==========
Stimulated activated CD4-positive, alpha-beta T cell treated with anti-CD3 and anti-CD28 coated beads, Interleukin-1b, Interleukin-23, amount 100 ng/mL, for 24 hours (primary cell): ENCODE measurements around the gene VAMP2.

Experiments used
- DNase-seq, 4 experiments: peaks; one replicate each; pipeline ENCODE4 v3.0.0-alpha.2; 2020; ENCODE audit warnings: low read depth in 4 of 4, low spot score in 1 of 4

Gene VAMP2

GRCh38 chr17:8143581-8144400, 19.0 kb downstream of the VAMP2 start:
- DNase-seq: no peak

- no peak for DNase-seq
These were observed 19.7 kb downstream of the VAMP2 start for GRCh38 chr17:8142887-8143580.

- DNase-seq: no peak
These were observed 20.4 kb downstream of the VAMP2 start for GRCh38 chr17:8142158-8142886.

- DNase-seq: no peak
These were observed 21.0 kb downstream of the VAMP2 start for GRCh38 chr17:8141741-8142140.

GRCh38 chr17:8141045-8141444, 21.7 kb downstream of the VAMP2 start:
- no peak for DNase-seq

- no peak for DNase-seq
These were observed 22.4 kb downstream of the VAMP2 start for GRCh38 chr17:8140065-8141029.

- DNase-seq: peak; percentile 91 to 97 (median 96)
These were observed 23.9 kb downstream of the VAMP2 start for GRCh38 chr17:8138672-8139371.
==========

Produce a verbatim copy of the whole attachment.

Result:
Stimulated activated CD4-positive, alpha-beta T cell treated with anti-CD3 and anti-CD28 coated beads, Interleukin-1b, Interleukin-23, amount 100 ng/mL, for 24 hours (primary cell): ENCODE measurements around the gene VAMP2.

Experiments used
- DNase-seq, 4 experiments: peaks; one replicate each; pipeline ENCODE4 v3.0.0-alpha.2; 2020; ENCODE audit warnings: low read depth in 4 of 4, low spot score in 1 of 4

Gene VAMP2

GRCh38 chr17:8143581-8144400, 19.0 kb downstream of the VAMP2 start:
- DNase-seq: no peak

- no peak for DNase-seq
These were observed 19.7 kb downstream of the VAMP2 start for GRCh38 chr17:8142887-8143580.

- DNase-seq: no peak
These were observed 20.4 kb downstream of the VAMP2 start for GRCh38 chr17:8142158-8142886.

- DNase-seq: no peak
These were observed 21.0 kb downstream of the VAMP2 start for GRCh38 chr17:8141741-8142140.

GRCh38 chr17:8141045-8141444, 21.7 kb downstream of the VAMP2 start:
- no peak for DNase-seq

- no peak for DNase-seq
These were observed 22.4 kb downstream of the VAMP2 start for GRCh38 chr17:8140065-8141029.

- DNase-seq: peak; percentile 91 to 97 (median 96)
These were observed 23.9 kb downstream of the VAMP2 start for GRCh38 chr17:8138672-8139371.